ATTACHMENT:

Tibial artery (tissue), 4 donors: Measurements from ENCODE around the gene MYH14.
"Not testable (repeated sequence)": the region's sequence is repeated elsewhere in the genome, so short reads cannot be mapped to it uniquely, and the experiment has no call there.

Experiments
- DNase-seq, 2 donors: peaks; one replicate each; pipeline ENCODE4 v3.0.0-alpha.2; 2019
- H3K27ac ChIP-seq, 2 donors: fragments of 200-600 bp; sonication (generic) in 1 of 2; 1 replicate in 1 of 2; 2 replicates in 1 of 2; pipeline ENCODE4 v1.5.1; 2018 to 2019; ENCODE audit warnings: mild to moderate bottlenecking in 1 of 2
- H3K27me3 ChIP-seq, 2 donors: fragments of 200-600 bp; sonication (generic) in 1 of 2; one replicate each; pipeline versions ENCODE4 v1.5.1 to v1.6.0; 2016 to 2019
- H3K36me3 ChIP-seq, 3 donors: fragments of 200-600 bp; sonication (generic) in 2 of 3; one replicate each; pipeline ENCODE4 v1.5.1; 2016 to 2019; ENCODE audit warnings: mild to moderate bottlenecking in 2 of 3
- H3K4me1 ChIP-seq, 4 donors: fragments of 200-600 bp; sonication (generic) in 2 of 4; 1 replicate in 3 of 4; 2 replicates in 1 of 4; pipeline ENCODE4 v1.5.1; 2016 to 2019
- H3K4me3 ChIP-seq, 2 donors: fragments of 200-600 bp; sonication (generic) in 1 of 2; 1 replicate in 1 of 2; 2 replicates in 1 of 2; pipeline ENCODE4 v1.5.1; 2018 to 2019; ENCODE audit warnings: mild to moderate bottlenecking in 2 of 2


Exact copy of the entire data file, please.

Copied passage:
Tibial artery (tissue), 4 donors: Measurements from ENCODE around the gene MYH14.
"Not testable (repeated sequence)": the region's sequence is repeated elsewhere in the genome, so short reads cannot be mapped to it uniquely, and the experiment has no call there.

Experiments
- DNase-seq, 2 donors: peaks; one replicate each; pipeline ENCODE4 v3.0.0-alpha.2; 2019
- H3K27ac ChIP-seq, 2 donors: fragments of 200-600 bp; sonication (generic) in 1 of 2; 1 replicate in 1 of 2; 2 replicates in 1 of 2; pipeline ENCODE4 v1.5.1; 2018 to 2019; ENCODE audit warnings: mild to moderate bottlenecking in 1 of 2
- H3K27me3 ChIP-seq, 2 donors: fragments of 200-600 bp; sonication (generic) in 1 of 2; one replicate each; pipeline versions ENCODE4 v1.5.1 to v1.6.0; 2016 to 2019
- H3K36me3 ChIP-seq, 3 donors: fragments of 200-600 bp; sonication (generic) in 2 of 3; one replicate each; pipeline ENCODE4 v1.5.1; 2016 to 2019; ENCODE audit warnings: mild to moderate bottlenecking in 2 of 3
- H3K4me1 ChIP-seq, 4 donors: fragments of 200-600 bp; sonication (generic) in 2 of 4; 1 replicate in 3 of 4; 2 replicates in 1 of 4; pipeline ENCODE4 v1.5.1; 2016 to 2019
- H3K4me3 ChIP-seq, 2 donors: fragments of 200-600 bp; sonication (generic) in 1 of 2; 1 replicate in 1 of 2; 2 replicates in 1 of 2; pipeline ENCODE4 v1.5.1; 2018 to 2019; ENCODE audit warnings: mild to moderate bottlenecking in 2 of 2